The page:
Biggest change since inauguration has been decline among Republicans
PRINCETON, NJ -- President Barack Obama's job approval rating, at 61% in the latest three-day average of Gallup Poll Daily tracking, is slightly above where George W. Bush's and in particular Bill Clinton's were at this point in mid-March of the first years of their administrations.
Gallup's mid-March job approval rating for Bush, measured March 9-11, 2001, was 58%, with 29% disapproval. Gallup's March 12-14, 1993, approval rating for Clinton was 53%, with 34% disapproval. Both of these approval ratings are lower than Obama's current 61%. Bush's disapproval rating in mid-March 2001 was about the same as Obama's is now (28%), while Clinton's disapproval rating was significantly higher.
These comparisons suggest that President Obama is holding his own compared to the two presidents who came before him, despite some decline in his approval rating since his inauguration on Jan. 20.
Obama's first Gallup job approval rating, based on a three-day rolling average of interviewing conducted Jan. 21-23, was 68%, with 12% disapproval and 21% with no opinion. As the percentage of Americans with no opinion of his presidency has decreased over the last seven weeks, his approval has been trending down, and his disapproval moving up.
Obama's job approval rating is now lower than it was when he first took office, but this broad trend masks several short-term ups and downs over the weeks of his still-young presidency so far. But, for the month of March to date, the president's approval ratings appear to have stabilized. Obama's approval rating between March 1 and March 15 -- based on the three-day rolling averages reported by Gallup -- has been in a narrow band between 61% and 63%, while his disapproval rating has been in a similarly narrow range between 25% and 29%.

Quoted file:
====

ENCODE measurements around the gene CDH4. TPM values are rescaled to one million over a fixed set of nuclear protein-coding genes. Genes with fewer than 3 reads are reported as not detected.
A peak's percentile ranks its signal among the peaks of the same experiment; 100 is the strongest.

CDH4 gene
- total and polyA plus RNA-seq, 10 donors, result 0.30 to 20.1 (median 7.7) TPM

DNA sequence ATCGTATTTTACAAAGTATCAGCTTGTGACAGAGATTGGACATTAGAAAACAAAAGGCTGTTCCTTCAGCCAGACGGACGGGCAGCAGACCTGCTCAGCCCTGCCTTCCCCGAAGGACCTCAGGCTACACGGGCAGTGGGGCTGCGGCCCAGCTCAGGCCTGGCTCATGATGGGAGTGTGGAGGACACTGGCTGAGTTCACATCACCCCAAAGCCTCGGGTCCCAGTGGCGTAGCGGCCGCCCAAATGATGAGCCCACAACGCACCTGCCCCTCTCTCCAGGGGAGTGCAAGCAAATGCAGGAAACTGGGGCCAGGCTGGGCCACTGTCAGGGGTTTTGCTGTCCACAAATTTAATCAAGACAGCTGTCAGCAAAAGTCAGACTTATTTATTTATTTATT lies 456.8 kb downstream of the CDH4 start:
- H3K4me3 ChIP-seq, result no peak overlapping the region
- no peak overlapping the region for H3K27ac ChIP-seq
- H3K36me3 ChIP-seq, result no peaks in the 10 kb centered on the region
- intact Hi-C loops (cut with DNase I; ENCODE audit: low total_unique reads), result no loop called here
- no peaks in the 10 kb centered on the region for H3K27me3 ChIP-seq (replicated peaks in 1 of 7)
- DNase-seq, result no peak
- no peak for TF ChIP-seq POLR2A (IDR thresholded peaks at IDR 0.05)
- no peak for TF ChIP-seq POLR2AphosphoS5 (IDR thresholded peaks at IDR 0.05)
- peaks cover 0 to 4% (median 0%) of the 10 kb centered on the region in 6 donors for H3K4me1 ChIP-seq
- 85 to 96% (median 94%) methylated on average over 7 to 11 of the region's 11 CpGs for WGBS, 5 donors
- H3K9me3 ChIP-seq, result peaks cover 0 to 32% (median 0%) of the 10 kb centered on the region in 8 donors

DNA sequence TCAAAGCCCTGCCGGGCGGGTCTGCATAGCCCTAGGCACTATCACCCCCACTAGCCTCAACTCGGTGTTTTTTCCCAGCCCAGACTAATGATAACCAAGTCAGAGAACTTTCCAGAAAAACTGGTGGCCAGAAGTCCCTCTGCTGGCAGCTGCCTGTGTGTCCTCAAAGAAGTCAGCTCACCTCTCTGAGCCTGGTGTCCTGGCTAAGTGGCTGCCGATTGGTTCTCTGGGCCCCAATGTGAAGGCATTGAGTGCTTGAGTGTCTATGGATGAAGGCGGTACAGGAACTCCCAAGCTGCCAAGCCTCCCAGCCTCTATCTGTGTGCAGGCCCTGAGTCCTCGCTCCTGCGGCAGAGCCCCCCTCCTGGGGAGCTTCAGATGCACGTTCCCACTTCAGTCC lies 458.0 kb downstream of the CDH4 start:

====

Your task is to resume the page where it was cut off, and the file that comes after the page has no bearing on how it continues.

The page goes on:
As is the case for most presidents, there are sharp partisan differences in Obama's job approval rating. Among Republicans, Obama's average approval for the past week (March 9-15) is 26%, among independents it is 59%, and among his fellow Democrats, 91%.
The analysis of weekly trends in Obama's approval ratings by party make it clear what's behind the changes observed since his inauguration: the major shift has been a significant decline in approval among Republicans. His approval rating among Democrats and independents has stayed roughly the same.
Although Obama's job approval ratings have become more negative in the weeks since his inauguration, they remain at or above the ratings of his two immediate predecessors at similar points in their nascent presidencies. The major reason Obama's ratings have declined has been a drop in approval among Republicans, from 41% to 26%. Obama's approval ratings among independents and Democrats remain high, and have not changed significantly.
Results are based on telephone interviews with 1,547 national adults, aged 18 and older, conducted March 13-15, 2009, as part of Gallup Poll Daily tracking. For results based on the total sample of national adults, one can say with 95% confidence that the maximum margin of sampling error is ±2 percentage points.
Interviews are conducted with respondents on land-line telephones (for respondents with a land-line telephone) and cellular phones (for respondents who are cell-phone only).
In addition to sampling error, question wording and practical difficulties in conducting surveys can introduce error or bias into the findings of public opinion polls.